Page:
Are There Different Types Of Body Fats?

Yes essentially there are three types of fats in the body:
  • Subcutaneous Body Fat (fat under the skin, breast, buttocks. This type of fat does not increase disease risk);
  • Visceral Body Fat (fat around the abdomen inside the body invading or surrounding our internal organs, such as liver, kidney and heart. This type of fat increases the risk of developing chronic diseases like heart disease, type-2 diabetes, high blood pressure and caner.);
  • Brown Body Fat (fat inside the body, but not effecting the internal organs, and it is involved in burning 10% of the body’s calories per day (called thermogenesis).
When you measure your waist circumference you are getting information about your visceral body fat.

Making the One-Size-Fits- AII Low Calorie Weight Loss Diets Obsolete

The one-size-fits-all popular weight loss diet approaches just seem not to be working for most people, based on my experience working with thousands of patients and from what other doctors are reporting in the medical journals. This is why so many people are destined to a lifetime of repeat dieting, followed by repeat weight gain, after trying one of the one-size-fits-all low calorie weight loss plans.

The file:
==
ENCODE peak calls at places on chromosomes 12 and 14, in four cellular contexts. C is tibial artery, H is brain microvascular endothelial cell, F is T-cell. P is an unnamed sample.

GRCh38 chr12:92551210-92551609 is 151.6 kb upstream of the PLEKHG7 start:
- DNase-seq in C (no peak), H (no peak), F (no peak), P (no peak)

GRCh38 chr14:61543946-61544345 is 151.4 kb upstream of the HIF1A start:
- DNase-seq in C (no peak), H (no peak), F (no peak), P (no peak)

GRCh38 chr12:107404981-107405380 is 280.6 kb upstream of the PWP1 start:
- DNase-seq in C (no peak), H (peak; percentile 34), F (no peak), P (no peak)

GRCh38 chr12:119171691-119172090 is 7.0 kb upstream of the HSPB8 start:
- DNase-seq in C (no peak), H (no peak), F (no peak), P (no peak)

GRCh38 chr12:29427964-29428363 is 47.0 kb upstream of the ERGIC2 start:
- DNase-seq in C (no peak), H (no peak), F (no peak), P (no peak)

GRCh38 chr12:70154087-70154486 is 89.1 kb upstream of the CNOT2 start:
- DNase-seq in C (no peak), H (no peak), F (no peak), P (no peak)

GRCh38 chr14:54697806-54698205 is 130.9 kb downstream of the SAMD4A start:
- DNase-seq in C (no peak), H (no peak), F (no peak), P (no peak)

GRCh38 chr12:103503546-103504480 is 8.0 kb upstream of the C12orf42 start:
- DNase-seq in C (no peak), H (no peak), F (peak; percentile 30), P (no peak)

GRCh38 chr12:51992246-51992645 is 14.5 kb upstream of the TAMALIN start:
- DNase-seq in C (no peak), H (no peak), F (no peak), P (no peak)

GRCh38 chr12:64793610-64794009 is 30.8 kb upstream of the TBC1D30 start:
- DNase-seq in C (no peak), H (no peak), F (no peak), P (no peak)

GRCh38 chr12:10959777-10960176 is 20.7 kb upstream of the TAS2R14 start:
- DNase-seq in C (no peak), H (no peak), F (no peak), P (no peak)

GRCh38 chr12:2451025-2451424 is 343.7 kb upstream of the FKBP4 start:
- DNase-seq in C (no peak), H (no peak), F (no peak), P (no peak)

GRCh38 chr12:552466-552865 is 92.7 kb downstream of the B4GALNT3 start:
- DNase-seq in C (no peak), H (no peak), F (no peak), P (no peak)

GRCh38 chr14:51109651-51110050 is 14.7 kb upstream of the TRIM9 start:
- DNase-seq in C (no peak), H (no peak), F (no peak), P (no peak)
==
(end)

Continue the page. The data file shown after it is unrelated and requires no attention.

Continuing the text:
Tragically, the story is the same, over and over again. Someone who wants to lose weight takes it upon themselves to pick one of these one-size-fits-all low calorie diets, which lowers their metabolic rate. Then, they eventually give up, gain back the weight, and end up suffering the health consequences of excess body fat, poor diet, and inadequate exercise. This low calorie dieting actually slows down the body’s calorie burning capacity, based on my research and corroborated by a Columbia university study.

Low Calorie Syndrome Hormonal Imbalances

The problems low calorie diets are causing can fill a book of its own. As you will learn there are also certain hormonal imbalances that occur with excess body fat and low calorie dieter’s syndrome.

These hormonal imbalances include hormones such as, leptin, ghrelin, adiponectin, insulin, and cortisol for example. An effective fat loss nutrition and exercise program must be individualized to help to correct these hormonal imbalances. When hormones are in balance you have better appetite control, improved metabolism, and improve the body’s ability to lose excess body fat. An important first step for health professionals is to identify these hormonal imbalances. The Body-Profile Type evaluation is an approach I developed that is designed to do this.

Personalized, Proper Exercise Is Important

Another common problem with the low calorie popular weight loss approaches is the exercise factor. Most of these one-size-fits-all low calorie diets don’t have an exercise program, or just include general exercise guidelines to make their approach seem more credible. But, guess what, they follow the same one-size-fits-all exercise approach, as they do with their low calorie diet approach. As you will learn in this book, following the wrong exercise program can actually be unhealthy for you and sometimes even interfere with losing excess body fat. Just as with a fat loss nutrition program, the fat loss exercise program has to be personalized based on the person’s Body-Profile Type analysis.